I really should have known better.
The On Demand thumbnail sketch for “Duplicity” read, “This smartly-paced thriller, written and directed by Tony Gilroy, stars Julia Roberts and Clive Owen as longtime lovers and corporate spies who team up to stage an elaborate con to rip off their rival companies.” With a promo like that, how good could it be? But Susie wanted to watch a movie, and I was happy to watch something besides HGTV, and as Pope reminds us, “hope springs eternal in the human breast.”
Briefly, “Duplicity” is about two spies, Ray Koval (Owen) and Claire Stenwick (Roberts). In the opening scene, which takes place five years ago in Dubai, they meet at an Independence Day celebration, and we are treated to the first of many verbal fencing matches. They spend the night together (how did that happen?) after which Claire drugs Ray and steals secret documents, an act of duplicity that sows seeds of mistrust and suspicion that permeate the whole movie.
Eventually, Ray and Claire leave their government posts to enter the high-stakes world of corporate espionage. They conspire to defraud their respective employers and sell corporate secrets to the highest bidder. Along the way, there’s more verbal fencing and – it must be admitted – one truly suspenseful scene in which Claire must find a copier and transmit a document before she and the document are both discovered missing.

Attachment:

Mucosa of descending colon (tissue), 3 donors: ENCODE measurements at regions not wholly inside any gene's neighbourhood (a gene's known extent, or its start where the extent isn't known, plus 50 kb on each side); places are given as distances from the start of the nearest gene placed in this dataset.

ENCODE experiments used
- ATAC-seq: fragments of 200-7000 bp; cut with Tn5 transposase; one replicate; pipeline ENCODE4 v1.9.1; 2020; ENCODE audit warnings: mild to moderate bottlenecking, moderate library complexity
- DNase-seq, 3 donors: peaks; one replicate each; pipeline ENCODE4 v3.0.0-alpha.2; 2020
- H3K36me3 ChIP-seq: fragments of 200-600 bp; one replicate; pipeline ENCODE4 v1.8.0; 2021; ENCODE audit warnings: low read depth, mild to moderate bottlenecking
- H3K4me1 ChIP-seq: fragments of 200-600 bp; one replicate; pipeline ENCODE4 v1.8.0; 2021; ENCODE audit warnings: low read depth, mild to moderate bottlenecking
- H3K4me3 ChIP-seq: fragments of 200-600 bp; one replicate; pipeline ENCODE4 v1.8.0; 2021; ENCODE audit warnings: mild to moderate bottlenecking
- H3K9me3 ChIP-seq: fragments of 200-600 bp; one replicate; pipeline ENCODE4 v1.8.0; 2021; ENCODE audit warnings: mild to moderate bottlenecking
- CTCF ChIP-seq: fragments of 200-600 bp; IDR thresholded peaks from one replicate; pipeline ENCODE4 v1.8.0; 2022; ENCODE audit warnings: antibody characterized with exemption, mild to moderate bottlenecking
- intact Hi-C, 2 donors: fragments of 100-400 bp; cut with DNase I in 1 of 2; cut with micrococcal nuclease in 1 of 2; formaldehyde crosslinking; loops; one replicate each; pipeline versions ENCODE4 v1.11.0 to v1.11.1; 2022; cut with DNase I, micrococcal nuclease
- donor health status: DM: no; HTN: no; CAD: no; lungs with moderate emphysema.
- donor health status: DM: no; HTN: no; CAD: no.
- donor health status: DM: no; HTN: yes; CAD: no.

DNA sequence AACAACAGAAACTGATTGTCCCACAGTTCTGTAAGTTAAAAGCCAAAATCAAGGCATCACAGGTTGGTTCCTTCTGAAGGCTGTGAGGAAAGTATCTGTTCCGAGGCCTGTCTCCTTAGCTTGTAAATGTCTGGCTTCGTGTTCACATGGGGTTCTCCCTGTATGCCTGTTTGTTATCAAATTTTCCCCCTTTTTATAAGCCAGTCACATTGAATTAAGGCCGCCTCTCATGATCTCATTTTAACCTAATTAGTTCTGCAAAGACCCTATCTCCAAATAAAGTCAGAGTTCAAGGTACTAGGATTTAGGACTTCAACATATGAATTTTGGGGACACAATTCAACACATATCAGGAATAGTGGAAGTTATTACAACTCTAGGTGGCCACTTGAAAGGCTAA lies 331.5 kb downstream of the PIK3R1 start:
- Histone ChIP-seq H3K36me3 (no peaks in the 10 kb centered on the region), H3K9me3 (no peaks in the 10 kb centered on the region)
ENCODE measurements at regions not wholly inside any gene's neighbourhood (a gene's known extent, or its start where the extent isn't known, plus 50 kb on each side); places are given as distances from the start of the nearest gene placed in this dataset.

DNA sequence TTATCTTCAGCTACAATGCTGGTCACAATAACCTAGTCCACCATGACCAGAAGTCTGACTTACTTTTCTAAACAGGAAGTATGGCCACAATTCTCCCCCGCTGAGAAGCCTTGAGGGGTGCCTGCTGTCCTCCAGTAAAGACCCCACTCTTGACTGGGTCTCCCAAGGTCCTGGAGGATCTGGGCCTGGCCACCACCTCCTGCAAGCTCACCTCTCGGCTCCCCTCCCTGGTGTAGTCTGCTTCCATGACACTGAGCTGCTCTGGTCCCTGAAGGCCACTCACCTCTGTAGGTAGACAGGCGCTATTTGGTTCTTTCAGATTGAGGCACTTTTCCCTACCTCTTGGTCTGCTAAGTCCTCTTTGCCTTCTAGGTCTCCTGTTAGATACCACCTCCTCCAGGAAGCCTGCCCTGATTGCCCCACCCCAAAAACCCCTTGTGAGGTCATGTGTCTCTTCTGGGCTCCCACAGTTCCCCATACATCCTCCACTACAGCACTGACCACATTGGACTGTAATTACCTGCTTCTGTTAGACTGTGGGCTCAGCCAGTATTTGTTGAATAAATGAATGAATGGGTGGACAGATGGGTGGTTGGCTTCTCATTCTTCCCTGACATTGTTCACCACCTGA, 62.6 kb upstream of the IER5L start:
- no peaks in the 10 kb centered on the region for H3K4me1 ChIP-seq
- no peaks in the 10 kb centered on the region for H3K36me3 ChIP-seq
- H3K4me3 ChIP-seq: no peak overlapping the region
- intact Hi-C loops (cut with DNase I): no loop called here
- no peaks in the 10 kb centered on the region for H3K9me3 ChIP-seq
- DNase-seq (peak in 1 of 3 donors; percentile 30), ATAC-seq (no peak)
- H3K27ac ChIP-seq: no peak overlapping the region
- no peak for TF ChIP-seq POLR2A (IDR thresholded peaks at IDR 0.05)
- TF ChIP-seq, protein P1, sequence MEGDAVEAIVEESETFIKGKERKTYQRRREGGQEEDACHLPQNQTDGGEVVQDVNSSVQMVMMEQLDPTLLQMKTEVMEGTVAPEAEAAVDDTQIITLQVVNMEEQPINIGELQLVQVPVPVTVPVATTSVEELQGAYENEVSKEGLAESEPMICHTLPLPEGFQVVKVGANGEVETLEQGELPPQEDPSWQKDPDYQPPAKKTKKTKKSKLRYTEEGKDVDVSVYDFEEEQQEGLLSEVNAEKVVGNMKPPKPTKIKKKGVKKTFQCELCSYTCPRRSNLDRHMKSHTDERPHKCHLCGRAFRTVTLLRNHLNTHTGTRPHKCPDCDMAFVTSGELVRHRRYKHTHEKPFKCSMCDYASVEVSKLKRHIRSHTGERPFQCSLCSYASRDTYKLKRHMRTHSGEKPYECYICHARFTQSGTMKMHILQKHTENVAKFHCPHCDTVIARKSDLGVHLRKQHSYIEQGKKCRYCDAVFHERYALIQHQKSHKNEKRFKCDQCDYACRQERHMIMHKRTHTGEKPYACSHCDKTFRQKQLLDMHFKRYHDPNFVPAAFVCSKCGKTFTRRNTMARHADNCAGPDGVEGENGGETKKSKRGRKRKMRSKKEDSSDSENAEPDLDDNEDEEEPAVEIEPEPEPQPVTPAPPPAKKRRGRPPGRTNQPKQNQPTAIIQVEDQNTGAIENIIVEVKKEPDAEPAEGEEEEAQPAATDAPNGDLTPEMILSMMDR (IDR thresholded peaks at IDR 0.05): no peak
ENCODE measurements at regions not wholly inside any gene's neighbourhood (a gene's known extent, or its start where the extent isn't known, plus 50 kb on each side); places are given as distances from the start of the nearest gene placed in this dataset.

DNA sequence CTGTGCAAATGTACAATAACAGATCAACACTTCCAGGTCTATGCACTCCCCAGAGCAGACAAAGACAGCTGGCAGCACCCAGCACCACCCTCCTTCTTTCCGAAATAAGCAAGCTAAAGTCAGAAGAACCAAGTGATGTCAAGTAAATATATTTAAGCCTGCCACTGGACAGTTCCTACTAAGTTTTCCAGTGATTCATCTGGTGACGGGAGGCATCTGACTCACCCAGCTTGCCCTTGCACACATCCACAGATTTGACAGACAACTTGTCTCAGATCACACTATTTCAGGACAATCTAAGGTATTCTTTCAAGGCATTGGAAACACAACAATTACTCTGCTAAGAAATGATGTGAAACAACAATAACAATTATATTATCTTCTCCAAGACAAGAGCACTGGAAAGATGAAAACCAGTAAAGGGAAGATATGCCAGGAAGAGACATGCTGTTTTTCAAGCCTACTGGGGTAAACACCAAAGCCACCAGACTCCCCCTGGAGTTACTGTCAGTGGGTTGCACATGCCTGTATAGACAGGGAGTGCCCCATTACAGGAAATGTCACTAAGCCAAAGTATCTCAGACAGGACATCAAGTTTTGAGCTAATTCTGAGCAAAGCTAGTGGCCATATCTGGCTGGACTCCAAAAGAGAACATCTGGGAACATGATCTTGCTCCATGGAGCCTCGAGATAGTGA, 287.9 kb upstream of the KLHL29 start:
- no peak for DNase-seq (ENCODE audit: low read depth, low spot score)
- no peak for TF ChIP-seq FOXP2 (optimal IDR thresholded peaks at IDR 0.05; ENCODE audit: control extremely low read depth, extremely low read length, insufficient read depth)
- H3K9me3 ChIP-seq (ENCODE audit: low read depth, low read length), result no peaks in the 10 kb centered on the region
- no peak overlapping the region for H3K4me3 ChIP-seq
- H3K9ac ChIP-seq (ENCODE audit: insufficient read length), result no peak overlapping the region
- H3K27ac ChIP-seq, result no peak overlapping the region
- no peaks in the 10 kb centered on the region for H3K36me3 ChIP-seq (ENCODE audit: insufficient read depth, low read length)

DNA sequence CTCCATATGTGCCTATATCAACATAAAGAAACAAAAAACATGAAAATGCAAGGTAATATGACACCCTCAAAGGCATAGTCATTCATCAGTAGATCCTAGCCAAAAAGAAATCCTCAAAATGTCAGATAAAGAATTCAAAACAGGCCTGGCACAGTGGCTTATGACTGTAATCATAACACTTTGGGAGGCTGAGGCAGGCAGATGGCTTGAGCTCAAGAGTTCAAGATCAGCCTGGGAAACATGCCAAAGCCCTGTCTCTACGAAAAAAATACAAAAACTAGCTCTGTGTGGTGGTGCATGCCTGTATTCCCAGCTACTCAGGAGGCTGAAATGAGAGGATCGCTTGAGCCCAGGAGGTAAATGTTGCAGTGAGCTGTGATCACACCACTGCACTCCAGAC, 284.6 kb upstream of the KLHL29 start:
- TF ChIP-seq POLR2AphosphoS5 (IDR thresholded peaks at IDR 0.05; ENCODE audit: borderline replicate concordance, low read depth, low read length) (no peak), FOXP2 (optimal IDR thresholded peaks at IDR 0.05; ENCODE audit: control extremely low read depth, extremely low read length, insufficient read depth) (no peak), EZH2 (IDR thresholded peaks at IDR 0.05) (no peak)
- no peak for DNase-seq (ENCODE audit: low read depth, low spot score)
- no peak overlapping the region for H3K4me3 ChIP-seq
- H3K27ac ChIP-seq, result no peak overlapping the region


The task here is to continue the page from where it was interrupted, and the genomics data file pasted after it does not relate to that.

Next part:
Sadly, this is the best scene in the movie.
“Duplicity” typifies everything I dislike about mainstream Hollywood movies today. Like so many films that come out of Hollywood, “Duplicity” began not as an artist’s dream, but as a moneymaking scheme. The stars were cast not according to their talent or suitability for their roles, but according to their star power. This is not meant as a criticism of Julia Roberts; I thought she was excellent in her early movies. But an actor of her stature needs to choose her roles carefully, if for no other reason than not to overwhelm the role – and perhaps the movie – with her mere presence.
The primary fault in “Duplicity” lies not with the acting or direction, but with the writing. It is long on plot twists, and short on characterization. We cannot identify with the protagonists, because as they are written, we have nothing in common with them. Saddest of all, we are never able to enjoy the love affair between Ray and Claire because we can never escape the suspicion that one is playing the other for his or her own selfish ends.
I recommend this movie only for those Julia Roberts fans who are bound and determined to see every one of her movies. The rest of us would do better to pop some popcorn, sit back, and watch an old favorite.